LTC Comment:  I’m almost one week into writing the draft of our new report.  Following are the “Abstract” and the “Introduction” as they stand right now.  Although they may change, this preview should give you a pretty good idea of where the report is headed.  We may offer more draft excerpts in future weeks.  Your feedback, whether complimentary or critical, is always welcome.


Abstract:  The age wave and fiscal constraints challenge America’s long-term care financing system.  Decades of study commissions, white papers and legislative initiatives have failed to achieve a better way.  But consensus is finally forming around a public policy approach advocated by three similar papers published in February 2016.  That approach is to establish a new, mandatory, publicly financed, long-term care insurance program to cover the catastrophic, back-end long-term care financing risk.  The primary rationale for this new program is that the current system, based on Medicaid, forces people into impoverishment and has failed.  In fact, Medicaid does not require impoverishment and the draconian program blamed for the long-term care financing system’s dysfunctions has never existed.  This paper will explain how Medicaid long-term care financing actually works and why much of the contrary analysis by economists and health policy experts, based on survey data, simulations and modeling, is mistaken, misleading and misguided.  The paper concludes with recommendations to improve long-term care financing for the poor, middle-class and affluent based on free-market principles and individual responsibility without adding another layer of compulsory government involvement.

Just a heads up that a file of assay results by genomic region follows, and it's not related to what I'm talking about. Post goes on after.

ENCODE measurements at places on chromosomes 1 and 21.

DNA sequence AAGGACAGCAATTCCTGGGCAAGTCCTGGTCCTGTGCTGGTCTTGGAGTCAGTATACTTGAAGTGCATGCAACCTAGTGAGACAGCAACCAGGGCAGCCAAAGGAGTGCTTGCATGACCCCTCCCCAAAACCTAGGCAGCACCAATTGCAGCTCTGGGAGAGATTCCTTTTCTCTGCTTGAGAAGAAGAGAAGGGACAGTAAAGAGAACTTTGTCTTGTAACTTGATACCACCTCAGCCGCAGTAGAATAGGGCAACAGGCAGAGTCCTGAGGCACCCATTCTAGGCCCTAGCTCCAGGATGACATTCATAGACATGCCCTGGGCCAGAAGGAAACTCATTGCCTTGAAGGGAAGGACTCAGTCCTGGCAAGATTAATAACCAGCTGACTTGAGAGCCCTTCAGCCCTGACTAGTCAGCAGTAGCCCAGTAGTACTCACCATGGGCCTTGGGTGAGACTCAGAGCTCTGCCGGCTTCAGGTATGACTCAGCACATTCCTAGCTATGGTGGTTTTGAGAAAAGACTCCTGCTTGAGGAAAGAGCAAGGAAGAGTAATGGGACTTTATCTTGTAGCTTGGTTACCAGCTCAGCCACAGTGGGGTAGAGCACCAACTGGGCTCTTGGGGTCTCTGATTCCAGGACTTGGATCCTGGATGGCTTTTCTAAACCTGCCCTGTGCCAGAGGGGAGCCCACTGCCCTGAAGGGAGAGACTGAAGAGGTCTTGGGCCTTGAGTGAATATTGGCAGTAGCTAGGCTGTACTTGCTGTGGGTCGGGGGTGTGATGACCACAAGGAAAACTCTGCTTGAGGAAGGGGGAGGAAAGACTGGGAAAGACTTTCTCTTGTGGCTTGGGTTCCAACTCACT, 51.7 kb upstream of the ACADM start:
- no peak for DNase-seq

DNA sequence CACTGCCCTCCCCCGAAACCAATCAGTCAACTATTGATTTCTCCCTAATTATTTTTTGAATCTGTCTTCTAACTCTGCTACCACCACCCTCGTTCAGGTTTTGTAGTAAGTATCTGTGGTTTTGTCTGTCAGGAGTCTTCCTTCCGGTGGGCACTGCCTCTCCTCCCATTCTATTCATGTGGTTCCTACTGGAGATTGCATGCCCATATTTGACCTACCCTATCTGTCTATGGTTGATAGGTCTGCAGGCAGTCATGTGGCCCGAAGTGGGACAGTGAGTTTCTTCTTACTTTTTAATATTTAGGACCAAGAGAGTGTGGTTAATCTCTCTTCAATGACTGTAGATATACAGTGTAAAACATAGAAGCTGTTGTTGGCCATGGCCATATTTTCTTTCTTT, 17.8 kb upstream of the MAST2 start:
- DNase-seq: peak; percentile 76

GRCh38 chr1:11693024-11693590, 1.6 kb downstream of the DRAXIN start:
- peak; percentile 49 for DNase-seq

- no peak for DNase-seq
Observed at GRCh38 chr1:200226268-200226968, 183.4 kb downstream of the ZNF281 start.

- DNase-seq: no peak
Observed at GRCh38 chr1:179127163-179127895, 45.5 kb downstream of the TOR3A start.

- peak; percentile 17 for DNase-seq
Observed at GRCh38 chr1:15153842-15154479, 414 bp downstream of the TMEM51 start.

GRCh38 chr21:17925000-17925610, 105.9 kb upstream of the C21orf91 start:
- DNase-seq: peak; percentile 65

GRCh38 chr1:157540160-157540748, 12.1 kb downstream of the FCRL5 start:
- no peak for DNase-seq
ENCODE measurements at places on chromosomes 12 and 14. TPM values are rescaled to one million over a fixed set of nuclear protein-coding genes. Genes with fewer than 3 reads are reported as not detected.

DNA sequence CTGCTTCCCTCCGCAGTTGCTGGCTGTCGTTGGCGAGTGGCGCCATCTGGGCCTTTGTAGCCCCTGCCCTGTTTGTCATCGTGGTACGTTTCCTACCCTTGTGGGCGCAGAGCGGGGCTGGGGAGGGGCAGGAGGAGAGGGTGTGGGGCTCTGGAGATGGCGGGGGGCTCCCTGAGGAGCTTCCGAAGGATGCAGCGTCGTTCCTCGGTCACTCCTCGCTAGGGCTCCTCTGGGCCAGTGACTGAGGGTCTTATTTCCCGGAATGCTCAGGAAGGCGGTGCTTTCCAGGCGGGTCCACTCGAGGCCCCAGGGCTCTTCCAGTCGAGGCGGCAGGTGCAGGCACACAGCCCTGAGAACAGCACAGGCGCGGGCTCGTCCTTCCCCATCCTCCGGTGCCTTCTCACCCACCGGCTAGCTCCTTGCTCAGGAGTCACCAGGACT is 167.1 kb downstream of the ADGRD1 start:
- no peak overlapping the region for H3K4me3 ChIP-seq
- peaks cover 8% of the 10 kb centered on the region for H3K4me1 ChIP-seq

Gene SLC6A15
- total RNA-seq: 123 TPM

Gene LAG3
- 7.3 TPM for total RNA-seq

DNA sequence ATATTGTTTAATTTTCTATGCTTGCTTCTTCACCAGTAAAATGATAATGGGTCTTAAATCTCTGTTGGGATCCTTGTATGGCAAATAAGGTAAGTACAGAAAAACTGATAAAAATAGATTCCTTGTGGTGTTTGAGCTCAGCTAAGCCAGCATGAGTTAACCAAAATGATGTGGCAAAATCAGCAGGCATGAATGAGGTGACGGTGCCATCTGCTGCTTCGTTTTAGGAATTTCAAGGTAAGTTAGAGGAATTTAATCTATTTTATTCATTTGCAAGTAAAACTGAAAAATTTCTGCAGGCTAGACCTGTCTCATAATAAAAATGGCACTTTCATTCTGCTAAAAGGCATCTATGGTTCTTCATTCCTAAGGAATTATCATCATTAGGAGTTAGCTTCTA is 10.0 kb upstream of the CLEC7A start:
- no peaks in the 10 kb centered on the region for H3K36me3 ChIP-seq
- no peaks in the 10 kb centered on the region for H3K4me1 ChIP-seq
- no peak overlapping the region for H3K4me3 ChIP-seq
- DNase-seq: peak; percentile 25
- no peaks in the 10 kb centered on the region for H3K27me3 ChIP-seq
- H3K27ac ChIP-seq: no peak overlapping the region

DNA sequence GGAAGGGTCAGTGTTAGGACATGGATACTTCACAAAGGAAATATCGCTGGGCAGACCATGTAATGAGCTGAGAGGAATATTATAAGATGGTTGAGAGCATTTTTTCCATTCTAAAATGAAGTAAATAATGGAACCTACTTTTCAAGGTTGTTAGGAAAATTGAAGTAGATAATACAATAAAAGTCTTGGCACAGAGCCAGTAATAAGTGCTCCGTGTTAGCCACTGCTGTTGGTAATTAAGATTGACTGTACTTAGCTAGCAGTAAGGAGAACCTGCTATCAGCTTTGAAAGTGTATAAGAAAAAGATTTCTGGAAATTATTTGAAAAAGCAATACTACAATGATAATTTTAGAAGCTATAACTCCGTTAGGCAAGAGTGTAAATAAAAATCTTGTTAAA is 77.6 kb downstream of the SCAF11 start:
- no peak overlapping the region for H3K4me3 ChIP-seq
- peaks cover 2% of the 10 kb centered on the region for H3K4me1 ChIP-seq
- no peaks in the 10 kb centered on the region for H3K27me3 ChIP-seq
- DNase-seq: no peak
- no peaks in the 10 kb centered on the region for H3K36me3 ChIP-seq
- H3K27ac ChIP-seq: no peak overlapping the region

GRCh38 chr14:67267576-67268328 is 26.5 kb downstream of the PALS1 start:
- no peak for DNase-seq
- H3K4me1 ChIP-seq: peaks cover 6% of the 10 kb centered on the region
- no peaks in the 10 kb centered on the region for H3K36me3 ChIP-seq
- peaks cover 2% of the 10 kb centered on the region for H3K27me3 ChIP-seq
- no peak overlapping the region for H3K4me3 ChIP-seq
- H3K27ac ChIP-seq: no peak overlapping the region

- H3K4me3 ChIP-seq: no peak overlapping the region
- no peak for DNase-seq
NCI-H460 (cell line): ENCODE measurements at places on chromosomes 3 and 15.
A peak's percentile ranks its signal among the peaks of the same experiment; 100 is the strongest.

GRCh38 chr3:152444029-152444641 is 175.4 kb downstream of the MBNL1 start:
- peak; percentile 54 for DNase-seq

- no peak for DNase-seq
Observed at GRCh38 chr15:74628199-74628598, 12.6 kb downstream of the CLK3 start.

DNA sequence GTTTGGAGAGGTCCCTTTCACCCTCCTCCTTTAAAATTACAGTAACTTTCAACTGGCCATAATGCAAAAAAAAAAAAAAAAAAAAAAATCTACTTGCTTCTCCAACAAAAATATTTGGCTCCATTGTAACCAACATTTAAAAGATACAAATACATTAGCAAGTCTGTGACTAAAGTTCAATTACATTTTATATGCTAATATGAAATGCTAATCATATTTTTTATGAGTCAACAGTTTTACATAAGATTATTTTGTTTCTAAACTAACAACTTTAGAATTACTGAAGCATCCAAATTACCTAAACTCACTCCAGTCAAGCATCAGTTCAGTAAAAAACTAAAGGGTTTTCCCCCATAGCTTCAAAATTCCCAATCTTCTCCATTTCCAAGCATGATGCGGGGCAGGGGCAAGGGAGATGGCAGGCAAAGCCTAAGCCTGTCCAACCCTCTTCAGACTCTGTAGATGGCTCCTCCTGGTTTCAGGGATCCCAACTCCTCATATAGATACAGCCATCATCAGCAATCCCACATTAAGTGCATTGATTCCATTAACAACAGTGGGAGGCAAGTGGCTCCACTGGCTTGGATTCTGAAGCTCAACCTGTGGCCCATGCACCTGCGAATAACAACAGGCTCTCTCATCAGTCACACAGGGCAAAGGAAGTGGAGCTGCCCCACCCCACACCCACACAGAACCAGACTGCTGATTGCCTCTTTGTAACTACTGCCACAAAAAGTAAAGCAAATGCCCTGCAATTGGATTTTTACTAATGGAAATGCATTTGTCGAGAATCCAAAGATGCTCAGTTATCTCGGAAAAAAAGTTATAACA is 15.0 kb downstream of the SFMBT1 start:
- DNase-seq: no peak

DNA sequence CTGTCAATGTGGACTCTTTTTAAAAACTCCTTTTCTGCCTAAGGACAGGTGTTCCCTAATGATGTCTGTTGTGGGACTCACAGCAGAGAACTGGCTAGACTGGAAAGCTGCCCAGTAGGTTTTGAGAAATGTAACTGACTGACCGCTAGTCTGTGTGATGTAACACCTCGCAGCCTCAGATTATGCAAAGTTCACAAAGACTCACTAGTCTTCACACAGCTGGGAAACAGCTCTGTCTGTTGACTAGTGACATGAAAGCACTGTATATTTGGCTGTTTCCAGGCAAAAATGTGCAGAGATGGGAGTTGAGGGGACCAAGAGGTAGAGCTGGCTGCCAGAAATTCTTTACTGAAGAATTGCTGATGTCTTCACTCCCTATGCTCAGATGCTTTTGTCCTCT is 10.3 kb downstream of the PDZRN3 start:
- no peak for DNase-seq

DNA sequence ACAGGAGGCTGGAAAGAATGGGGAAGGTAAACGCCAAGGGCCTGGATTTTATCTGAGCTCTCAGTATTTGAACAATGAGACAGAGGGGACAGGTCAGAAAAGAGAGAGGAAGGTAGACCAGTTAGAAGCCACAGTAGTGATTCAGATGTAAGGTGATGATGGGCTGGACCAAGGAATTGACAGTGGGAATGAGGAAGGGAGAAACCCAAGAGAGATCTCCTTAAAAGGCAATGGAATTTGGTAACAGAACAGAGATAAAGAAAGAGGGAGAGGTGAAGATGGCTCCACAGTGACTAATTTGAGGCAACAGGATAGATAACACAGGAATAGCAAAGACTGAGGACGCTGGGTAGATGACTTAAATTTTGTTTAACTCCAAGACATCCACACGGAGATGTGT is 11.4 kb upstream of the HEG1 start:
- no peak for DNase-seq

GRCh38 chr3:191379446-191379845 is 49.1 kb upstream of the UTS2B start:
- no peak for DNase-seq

After decades of struggling unsuccessfully to find a better way to finance long-term care, researchers, industry experts and public policy makers are starting to agree on a general direction for reform.  A consensus is forming around the idea of a mandatory, government-financed program to cover the back-end, catastrophic long-term care risk.  Three reports published in February of this year by Leading Age, the Bipartisan Policy Center and the ad hoc LTC Collaborative offered variations of this plan.[1]  All three relied on research conducted by the Urban Institute (UI) and the actuarial firm Milliman as described in a November 2015 Health Affairs article titled “Financing Long-Term Services and Supports:  Options Reflect Trade- Offs for Older Americans and Federal Spending.”[2]